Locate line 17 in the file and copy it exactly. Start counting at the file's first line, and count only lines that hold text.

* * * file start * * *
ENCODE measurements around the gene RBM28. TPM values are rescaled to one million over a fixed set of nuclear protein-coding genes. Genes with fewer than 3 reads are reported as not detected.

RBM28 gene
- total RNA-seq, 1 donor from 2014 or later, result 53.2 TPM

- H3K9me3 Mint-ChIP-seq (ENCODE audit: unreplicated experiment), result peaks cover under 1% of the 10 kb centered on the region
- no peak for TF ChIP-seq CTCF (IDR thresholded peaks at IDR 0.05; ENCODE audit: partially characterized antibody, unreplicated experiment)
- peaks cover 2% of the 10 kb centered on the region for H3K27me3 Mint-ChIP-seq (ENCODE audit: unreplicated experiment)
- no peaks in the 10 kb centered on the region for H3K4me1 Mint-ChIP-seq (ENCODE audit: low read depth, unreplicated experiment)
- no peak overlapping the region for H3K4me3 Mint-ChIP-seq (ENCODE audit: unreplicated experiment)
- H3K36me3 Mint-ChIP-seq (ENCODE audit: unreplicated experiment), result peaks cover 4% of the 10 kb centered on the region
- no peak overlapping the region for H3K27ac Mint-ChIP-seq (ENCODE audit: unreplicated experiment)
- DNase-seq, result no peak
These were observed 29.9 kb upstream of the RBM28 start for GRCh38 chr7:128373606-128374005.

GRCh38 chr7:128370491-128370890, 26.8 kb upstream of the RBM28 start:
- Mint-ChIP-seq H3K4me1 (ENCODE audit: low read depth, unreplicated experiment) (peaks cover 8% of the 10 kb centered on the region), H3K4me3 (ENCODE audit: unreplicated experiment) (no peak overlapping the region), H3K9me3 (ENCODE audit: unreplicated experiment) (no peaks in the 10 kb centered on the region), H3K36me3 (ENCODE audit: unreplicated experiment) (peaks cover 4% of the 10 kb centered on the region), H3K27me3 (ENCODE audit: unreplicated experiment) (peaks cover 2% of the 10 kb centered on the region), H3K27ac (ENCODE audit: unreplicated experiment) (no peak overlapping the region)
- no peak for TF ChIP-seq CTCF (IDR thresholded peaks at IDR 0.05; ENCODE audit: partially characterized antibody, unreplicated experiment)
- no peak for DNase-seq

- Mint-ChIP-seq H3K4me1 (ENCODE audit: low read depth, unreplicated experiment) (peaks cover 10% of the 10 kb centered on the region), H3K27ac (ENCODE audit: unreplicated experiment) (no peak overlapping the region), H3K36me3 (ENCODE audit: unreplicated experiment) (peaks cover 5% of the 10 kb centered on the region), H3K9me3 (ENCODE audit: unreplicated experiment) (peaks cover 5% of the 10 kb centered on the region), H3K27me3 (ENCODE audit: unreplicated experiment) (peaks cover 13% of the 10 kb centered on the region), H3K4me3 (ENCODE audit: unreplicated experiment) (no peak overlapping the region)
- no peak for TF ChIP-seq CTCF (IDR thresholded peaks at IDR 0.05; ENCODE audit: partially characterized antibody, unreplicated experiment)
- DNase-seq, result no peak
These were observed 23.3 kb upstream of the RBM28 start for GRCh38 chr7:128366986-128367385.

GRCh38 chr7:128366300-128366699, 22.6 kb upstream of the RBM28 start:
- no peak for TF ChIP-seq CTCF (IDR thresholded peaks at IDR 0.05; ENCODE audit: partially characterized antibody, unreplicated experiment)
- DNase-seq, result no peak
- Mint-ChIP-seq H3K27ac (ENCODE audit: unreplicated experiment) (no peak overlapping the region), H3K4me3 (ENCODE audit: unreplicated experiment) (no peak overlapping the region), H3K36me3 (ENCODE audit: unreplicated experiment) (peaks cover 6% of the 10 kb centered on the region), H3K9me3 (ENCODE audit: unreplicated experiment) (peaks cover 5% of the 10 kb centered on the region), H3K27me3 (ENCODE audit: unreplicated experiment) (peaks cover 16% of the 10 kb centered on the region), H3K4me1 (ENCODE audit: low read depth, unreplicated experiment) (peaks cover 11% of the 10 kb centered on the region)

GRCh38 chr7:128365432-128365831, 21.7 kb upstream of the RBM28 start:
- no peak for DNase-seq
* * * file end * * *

- Mint-ChIP-seq H3K4me1 (ENCODE audit: low read depth, unreplicated experiment) (peaks cover 10% of the 10 kb centered on the region), H3K27ac (ENCODE audit: unreplicated experiment) (no peak overlapping the region), H3K36me3 (ENCODE audit: unreplicated experiment) (peaks cover 5% of the 10 kb centered on the region), H3K9me3 (ENCODE audit: unreplicated experiment) (peaks cover 5% of the 10 kb centered on the region), H3K27me3 (ENCODE audit: unreplicated experiment) (peaks cover 13% of the 10 kb centered on the region), H3K4me3 (ENCODE audit: unreplicated experiment) (no peak overlapping the region)